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BOUGHROOD


National Gazetteer, 1868

[Description(s) from The National Gazetteer (1868)]
"BOUGHROOD, (or Bachrhyd), a parish in the hundred of Painscastle in the county of Radnor, South Wales, 6 miles to the W. of Hay, its post town. It is situated in a hilly, wooded, and beautiful country, on the east bank of the river Wye, at the "little ford" (bach-rhyd). The living is a vicarage in the diocese of St. David's, value 213, in the patronage of the bishop. The church is dedicated to St. Cynog. The Primitive Methodists have a chapel in the village. The parish has a share in the Boughrood charity, founded about 1687 by Rees Powel, vicar. The chief residence is Boughrood Castle, a modern house, on the site of a castle, the moat of which still remains."

[Description(s) from The National Gazetteer of Great Britain and Ireland (1868)
Transcribed by Colin Hinson 2003]

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A Topographical Dictionary of Wales
Samuel Lewis, 1833

BOUGHROOD (BACH-RHYD), a parish in the hundred of PAINSCASTLE, county of RADNOR, SOUTH WALES,7 miles (W. by S.) from Hay, containing 354 inhabitants. It is beautifully situated on the eastern bank of the Wye, across which there is a ford, from which the name of the place, signifying " the little ford," has been derived, where a boat and horse are in constant attendance, and on the western bank of which passes the road from Hay to Builth. The village is delightfully embowered in wood, and sheltered by hills of moderate elevation; and on the opposite bank of the Wye, which just below the ferry-house makes the most remarkable horse-shoe bend in the whole of its course, gliding along its smooth bed in unruffled tranquillity, strongly opposed to the impetuosity which characterizes the earlier part of its course over its rocky channel, extends a more elevated ridge of hills, clothed to the summit with majestic timber. The parish is almost equally divided between hilly and level ground : the soil is very light on the hills, but rich and clayey on the banks of the Wye : the small stream called Bach-wy empties itself into the Wye near the village.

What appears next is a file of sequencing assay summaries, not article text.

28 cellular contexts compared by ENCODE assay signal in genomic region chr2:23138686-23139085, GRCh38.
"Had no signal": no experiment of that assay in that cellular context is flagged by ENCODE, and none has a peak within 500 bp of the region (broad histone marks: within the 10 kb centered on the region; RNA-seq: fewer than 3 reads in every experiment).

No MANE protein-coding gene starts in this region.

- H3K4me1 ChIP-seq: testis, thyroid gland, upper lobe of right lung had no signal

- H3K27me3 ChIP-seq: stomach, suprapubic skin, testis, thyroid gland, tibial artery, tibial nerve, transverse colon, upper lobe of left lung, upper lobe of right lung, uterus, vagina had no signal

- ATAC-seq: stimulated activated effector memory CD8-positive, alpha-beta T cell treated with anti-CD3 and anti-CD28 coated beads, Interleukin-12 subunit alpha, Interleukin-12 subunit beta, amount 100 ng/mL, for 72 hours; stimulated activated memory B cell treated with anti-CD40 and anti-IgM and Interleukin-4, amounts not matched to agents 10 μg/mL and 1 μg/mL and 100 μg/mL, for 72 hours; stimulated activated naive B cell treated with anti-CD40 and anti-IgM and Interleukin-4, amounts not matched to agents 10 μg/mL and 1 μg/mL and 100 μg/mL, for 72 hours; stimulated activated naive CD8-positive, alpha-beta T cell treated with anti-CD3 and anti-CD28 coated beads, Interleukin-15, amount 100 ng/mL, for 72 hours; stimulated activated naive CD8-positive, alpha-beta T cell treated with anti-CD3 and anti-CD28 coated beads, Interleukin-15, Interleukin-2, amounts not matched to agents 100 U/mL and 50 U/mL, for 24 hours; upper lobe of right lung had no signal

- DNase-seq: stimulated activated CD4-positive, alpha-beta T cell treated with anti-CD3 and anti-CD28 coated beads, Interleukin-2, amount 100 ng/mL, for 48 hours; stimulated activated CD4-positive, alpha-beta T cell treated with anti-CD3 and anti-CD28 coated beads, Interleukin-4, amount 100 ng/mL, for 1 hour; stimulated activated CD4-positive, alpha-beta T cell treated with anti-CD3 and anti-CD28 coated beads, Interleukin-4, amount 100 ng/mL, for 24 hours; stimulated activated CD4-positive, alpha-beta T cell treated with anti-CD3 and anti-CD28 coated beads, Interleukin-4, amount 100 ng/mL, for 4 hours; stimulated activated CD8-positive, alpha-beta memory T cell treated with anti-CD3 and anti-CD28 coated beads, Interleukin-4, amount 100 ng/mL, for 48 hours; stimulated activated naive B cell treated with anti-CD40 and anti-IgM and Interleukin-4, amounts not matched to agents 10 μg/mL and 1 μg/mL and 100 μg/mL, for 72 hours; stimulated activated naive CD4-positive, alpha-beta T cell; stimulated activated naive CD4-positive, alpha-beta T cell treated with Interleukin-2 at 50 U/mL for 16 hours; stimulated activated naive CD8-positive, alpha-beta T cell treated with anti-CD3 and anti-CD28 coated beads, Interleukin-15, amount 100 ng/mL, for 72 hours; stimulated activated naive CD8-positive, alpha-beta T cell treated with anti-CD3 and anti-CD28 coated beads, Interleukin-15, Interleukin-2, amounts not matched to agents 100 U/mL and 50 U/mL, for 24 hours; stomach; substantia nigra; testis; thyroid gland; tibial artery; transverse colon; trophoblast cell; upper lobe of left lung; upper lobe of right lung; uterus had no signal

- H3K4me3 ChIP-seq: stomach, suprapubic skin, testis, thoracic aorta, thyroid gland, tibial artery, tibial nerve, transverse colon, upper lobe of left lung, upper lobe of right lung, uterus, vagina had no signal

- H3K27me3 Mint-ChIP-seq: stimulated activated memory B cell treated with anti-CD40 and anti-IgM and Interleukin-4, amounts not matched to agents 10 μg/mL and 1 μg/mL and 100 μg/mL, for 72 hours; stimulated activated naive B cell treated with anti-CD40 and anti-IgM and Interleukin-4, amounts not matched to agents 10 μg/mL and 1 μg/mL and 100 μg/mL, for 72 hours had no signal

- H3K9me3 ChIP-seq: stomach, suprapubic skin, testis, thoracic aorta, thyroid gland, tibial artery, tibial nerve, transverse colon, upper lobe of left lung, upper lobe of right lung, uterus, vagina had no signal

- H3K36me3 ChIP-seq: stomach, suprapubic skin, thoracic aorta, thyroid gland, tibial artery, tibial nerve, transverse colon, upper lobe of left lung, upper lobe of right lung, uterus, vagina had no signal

Of the ancient castellated mansion, called Boughrood Castle, the only remains are the moat and part of a wall: a spacious modern house, bearing the same name, was erected nearly on its site by the late Francis Fowkes, Esq., which, together with the estate, has recently been sold to Walter Wilkins, of Maeslough, Esq.

The living is a discharged vicarage, in the archdeaconry of Brecknock, and diocese of St. David's, rated in the king's books at 12.6. 8., and in the patronage of the Bishop of St. David's, who also presents to the prebend of Boughrood, otherwise Llanbedr-Painscastle, in Christ's College, Brecknock, which is only rated at 13s. 4d. The church, dedicated to St. Cynog, consists of a nave and chancel, and, like most of the village churches in this part of the country, is kept neatly white-washed. There is a place, of worship for Primitive Methodists. A Sunday school is superintended by a few of the parishioners. A rent-charge of 1. 4. on a tenement in this parish is annually distributed among the poor ; and 5 per annum is received from the charity founded by the Rev. Rees Powell, for apprenticing poor children. This pious, and benevolent individual, who was vicar of this parish, from which his benefactions to this and divers other parishes have been called the "Boughrood charity," died in 1687, and lies buried in the priory church of Brecknock, in the account of which town his charity is described. The average annual expenditure for the support of the poor amounts to 186. 6.

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